By Stephen Bucaro
A network switch operates at layer 2, the data link layer of the OSI
model. It records the MAC (Media Access Control) addresses of the devices attached
to its ports. When a frame is received intended for a device connected to one of
its ports, it sends that frame only to that device, thereby reducing network traffic.
A multilayer switch also works at layer 3, the network layer of the
OSI model. That's why a multilayer switch is sometimes called a layer 3 switch.
At layer 3, data is encapsulated into packets containing the destination IP
address. This allows the switch to also perform routing between subnets, which further
optimizes network traffic.
The term multilayer means the switch operates at multiple layers of the OSI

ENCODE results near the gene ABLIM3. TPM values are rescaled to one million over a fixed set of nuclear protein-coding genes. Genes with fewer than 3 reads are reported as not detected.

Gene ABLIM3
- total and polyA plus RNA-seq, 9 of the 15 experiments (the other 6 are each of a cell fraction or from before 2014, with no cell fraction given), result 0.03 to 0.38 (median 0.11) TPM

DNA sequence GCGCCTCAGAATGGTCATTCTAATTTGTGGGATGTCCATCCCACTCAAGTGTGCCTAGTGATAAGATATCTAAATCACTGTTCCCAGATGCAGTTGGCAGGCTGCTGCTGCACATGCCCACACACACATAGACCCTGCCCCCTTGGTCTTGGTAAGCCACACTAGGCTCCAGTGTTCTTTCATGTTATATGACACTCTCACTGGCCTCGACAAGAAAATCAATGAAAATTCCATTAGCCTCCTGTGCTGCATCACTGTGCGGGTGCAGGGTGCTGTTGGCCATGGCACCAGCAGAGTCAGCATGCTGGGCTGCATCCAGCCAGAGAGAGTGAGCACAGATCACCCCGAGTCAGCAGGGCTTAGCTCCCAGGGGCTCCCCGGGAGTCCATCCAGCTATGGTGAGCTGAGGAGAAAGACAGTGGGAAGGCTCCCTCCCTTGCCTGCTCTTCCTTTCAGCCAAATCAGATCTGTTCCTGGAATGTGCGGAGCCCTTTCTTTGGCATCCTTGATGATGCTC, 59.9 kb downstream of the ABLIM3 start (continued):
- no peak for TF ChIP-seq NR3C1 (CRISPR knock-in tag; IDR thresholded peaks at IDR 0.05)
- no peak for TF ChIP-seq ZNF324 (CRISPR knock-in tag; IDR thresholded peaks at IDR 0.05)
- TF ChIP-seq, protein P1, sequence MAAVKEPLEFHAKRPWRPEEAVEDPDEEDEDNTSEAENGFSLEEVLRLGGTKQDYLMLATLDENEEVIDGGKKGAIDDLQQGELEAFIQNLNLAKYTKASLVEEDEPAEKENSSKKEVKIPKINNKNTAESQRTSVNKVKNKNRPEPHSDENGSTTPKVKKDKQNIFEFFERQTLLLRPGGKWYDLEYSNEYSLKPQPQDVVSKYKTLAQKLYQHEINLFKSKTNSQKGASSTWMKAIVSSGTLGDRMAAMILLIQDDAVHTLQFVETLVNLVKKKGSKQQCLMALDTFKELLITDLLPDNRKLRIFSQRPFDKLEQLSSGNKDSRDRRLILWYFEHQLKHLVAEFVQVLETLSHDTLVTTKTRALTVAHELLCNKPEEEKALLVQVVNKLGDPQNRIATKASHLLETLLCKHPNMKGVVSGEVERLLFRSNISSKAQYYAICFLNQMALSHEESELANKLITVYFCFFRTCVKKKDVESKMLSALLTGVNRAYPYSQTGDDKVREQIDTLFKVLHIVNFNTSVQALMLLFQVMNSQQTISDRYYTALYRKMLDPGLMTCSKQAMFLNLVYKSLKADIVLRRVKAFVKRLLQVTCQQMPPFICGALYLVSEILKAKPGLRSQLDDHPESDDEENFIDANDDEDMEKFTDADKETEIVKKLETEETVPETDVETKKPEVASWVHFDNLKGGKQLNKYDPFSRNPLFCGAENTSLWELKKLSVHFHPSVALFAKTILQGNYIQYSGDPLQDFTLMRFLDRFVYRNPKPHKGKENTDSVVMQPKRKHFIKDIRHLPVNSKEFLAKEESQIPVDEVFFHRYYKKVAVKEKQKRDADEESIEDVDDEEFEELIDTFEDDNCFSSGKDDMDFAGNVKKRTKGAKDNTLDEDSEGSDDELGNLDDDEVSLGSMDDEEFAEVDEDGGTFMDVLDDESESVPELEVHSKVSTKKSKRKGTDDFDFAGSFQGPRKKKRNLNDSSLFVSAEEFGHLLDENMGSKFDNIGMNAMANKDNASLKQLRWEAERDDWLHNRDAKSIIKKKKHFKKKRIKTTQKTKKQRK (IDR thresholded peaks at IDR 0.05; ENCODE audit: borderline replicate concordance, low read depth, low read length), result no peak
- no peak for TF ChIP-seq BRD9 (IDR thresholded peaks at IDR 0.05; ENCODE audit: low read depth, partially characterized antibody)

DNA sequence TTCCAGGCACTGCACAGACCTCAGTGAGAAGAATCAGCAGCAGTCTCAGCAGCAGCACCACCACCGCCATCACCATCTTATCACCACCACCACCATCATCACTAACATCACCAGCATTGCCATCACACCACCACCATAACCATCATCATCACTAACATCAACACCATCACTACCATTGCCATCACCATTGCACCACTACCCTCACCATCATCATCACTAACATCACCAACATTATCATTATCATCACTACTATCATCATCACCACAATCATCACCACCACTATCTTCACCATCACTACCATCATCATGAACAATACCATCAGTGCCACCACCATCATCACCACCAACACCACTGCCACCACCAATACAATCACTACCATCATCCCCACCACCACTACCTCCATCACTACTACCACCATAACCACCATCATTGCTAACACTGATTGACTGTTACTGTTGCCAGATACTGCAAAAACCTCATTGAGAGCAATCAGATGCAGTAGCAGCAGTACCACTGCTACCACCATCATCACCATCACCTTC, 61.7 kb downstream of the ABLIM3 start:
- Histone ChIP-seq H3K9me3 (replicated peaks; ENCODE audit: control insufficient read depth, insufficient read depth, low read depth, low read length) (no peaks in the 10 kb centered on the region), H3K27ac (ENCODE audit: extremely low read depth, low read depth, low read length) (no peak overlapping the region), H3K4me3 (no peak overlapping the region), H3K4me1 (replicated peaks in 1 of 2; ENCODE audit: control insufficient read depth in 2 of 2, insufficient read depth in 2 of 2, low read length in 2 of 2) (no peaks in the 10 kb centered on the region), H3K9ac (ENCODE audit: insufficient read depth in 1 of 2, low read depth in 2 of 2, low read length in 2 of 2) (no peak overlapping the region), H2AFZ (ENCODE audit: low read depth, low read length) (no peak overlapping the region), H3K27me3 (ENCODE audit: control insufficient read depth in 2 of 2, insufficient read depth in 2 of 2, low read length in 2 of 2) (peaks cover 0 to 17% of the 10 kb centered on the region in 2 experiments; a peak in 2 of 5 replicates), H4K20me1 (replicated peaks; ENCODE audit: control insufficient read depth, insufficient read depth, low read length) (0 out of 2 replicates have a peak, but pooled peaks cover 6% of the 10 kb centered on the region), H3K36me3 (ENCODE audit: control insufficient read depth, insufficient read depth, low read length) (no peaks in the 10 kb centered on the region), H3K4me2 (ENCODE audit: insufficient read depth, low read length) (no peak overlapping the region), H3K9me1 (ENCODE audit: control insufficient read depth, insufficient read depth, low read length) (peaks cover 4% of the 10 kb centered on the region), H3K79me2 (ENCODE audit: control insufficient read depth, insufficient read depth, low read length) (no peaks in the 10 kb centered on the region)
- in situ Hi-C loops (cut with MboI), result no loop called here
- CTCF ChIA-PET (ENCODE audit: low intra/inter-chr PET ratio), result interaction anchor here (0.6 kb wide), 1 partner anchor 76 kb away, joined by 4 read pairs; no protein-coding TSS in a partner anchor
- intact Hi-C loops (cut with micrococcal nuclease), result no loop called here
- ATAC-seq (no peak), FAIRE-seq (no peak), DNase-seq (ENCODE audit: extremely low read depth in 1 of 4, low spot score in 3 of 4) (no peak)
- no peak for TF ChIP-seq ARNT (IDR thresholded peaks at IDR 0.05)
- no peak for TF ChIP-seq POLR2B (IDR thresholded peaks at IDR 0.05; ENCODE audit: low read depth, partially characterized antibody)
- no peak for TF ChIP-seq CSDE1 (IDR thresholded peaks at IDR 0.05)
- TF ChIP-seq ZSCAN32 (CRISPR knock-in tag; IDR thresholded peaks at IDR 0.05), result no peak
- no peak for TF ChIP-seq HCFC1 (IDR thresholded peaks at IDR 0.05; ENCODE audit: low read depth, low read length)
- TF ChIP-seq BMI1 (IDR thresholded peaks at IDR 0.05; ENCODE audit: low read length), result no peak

Model. Today there are multilayer switches that use information in layer 4 segments and
protocol data units all the way up to layer 6 of the OSI model.
More Networking Topologies Articles:
• The IEEE 802.3 Ethernet Standards
• Build Your Own Fiber Optic Network Like a Professional Network Engineer
• Cisco Switching Fundamentals
• Wireless Network Vlans - How to Implement Wireless Vlans
• LAN Network Protocols - Ethernet, STP, Fiber
• What is an Ethernet Bridge?
• Data Center Management Best Practices
• Trunking, Bonding, Aggregation; What Does it Mean?
• Here's a Quick Way to Build Your Fiber Optic Network
• Distance Vector vs. Link State vs. Hybrid Routing